This model for prayer works 100% of the time. 

"When you pray, go into your room, close the door and pray to your Father, who is unseen. Then your Father, who sees what is done in secret, will reward you. And when you pray, do not keep on babbling like pagans, for they think they will be heard because of their many words. Do not be like them, for your Father knows what you need before you ask him." Matthew 6:6-8

It was odd for Jesus to say to go into your room and close the door, because most houses in his day consisted of one large room and no doors. But in our culture, we clearly understand. Prayer means getting alone with God, away from other people to shut out distractions, turn off technology, and focus solely on God.

Jesus let us in on a secret: God will reward us. Of course we don't pray pray to receive reward, yet Jesus tells us that reward will come. He's not referring to cars, a special relationship or money, but something FAR greater: peace.

He teaches us to pray like this:

(1) Declaring God's greatness: "Our Father in heaven, hallowed be your name." Matthew 6:9

Jesus invites us to get up close with the One who seems most far away. God invites us to be near Him with no strings attached. And His name, above all, is hallowed. It is holy, set apart and reveals God's identity: Father. A tender and intimate relationship, yet one full of authority. This part of the prayer invites us to pause and remember the bigness of our God in the smallness of our existence. And yet the attention of our all-knowing and all-powerful God rests on US. The more time we spend in this part of the prayer, the less time we'll to spend on the rest. Declaring all of God's greatness provides proper perspective about the significance of our own issues.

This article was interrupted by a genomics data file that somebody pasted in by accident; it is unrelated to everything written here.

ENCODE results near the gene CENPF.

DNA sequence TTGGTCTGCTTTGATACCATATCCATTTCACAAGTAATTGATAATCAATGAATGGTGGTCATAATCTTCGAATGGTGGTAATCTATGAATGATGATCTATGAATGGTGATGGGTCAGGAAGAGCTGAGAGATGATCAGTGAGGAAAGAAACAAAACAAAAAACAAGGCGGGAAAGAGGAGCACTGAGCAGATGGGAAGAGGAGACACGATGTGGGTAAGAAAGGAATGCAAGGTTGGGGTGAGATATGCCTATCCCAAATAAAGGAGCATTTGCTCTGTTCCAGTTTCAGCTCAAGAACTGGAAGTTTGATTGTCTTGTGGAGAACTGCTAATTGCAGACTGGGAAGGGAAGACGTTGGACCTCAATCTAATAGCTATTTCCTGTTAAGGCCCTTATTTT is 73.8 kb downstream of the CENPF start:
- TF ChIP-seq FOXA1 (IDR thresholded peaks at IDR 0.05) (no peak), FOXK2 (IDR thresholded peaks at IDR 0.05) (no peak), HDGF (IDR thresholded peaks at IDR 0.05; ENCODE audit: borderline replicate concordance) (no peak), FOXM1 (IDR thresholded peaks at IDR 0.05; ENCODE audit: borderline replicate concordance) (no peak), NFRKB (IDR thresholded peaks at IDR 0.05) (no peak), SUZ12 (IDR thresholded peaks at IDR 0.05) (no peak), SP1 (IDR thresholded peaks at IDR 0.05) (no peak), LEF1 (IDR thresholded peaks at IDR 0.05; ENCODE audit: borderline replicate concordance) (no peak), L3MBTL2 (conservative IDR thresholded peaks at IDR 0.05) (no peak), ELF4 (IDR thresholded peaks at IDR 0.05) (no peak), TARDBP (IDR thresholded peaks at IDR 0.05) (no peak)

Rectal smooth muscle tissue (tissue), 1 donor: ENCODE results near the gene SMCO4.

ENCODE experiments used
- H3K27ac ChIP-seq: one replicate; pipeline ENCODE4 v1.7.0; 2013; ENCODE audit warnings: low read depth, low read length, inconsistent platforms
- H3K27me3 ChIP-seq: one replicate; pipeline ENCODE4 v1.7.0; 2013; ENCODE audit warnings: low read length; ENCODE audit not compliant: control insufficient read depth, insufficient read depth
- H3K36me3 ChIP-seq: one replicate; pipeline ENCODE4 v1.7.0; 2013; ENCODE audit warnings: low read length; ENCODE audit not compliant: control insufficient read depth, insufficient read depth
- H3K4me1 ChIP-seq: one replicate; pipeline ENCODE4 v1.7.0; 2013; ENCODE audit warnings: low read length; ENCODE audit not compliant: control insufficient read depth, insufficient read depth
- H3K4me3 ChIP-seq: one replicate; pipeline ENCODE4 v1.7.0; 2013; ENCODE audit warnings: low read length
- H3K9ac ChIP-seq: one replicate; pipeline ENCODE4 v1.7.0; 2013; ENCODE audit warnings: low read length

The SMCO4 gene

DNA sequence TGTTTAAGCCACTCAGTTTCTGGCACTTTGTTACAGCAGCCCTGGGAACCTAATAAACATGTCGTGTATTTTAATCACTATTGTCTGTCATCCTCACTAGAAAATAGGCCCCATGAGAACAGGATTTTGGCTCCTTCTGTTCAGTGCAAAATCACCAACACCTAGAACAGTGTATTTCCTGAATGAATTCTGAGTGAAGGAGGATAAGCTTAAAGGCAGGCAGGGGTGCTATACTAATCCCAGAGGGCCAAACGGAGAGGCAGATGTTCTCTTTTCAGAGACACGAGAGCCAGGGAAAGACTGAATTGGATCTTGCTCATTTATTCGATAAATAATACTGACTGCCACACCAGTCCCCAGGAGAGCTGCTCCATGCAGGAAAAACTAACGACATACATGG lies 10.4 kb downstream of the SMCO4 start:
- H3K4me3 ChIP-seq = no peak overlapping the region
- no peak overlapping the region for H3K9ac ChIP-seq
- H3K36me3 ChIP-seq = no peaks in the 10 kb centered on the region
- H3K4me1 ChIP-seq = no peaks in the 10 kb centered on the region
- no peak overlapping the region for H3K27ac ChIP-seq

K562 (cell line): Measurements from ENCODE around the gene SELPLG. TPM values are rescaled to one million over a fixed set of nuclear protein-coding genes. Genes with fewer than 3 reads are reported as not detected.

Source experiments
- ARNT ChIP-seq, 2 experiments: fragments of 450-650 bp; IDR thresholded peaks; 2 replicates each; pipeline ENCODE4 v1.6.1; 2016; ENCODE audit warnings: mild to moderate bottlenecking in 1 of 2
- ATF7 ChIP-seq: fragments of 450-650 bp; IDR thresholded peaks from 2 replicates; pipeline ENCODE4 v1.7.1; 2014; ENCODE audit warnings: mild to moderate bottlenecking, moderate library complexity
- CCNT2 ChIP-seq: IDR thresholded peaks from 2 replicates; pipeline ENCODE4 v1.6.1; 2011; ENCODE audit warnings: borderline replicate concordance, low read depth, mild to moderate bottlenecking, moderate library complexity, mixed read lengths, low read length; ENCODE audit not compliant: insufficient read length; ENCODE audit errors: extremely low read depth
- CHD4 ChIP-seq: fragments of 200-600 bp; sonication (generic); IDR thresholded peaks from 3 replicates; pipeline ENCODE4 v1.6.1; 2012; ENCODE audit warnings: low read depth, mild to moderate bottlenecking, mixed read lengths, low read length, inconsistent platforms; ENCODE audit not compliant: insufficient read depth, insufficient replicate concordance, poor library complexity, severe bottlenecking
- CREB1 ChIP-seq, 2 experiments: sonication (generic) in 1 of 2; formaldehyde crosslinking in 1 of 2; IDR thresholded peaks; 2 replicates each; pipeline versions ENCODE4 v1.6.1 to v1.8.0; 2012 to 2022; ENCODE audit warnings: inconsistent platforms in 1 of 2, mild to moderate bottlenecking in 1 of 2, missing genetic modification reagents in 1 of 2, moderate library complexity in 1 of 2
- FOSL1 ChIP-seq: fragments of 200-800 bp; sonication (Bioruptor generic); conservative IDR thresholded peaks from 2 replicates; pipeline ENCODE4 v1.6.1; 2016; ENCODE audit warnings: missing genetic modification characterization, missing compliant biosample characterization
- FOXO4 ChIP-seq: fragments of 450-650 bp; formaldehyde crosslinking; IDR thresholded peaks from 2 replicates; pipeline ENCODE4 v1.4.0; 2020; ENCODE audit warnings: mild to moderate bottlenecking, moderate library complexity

(2) Surrendering your will: "Your kingdom come, your will be done, on earth as it is in heaven." Matthew 6:10

This is where we need to pause and hit the brakes. In other words, before we focus on our own kingdoms, we focus on His. We all have our own kingdoms and desire to be King in our land. We want God to fix our kingdoms first. But this prayer declares to God that we are more committed to His kingdom than to ours.

We also have our own wills. We want what we want when we want it. In other words, my will be done. But the purpose of prayer is to surrender our will, not to impose it. This determines how long we pray. If our will lines up with God's, then it's easy. When Jesus' will lined up with the Father's will to raise Lazarus from the dead, that prayer took all of 20 seconds because they were in agreement. But when Jesus had to lay down his life, he prayed all night. We need to remain here until we can pray with all of our heart, soul, mind and strength, "Thy will be done." Even if we hate it or disagree with it. We bend our will to His, because we don't want a god so small that he bends his will to ours.

"Thy will be done" works 100% of the time. When we pray like that we will be rewarded -- not with money or fame -- but with His peace that passes all understanding.

(3) Acknowledging our dependence on God: "Give us today our daily bread. And forgive us our debts, as we also have forgiven our debtors. And lead us not into temptation, but deliver us from the evil one." Matthew 6:11

We close out our prayers by thanking God for His provision (daily bread), pardon (forgiveness), and protection (from temptation and evil). Only at the end do we finally arrive at the "give us" part. Notice how it comes LAST? It's not because our concerns aren't important, they are just not more important than declaring God's greatness or surrendering our will to His.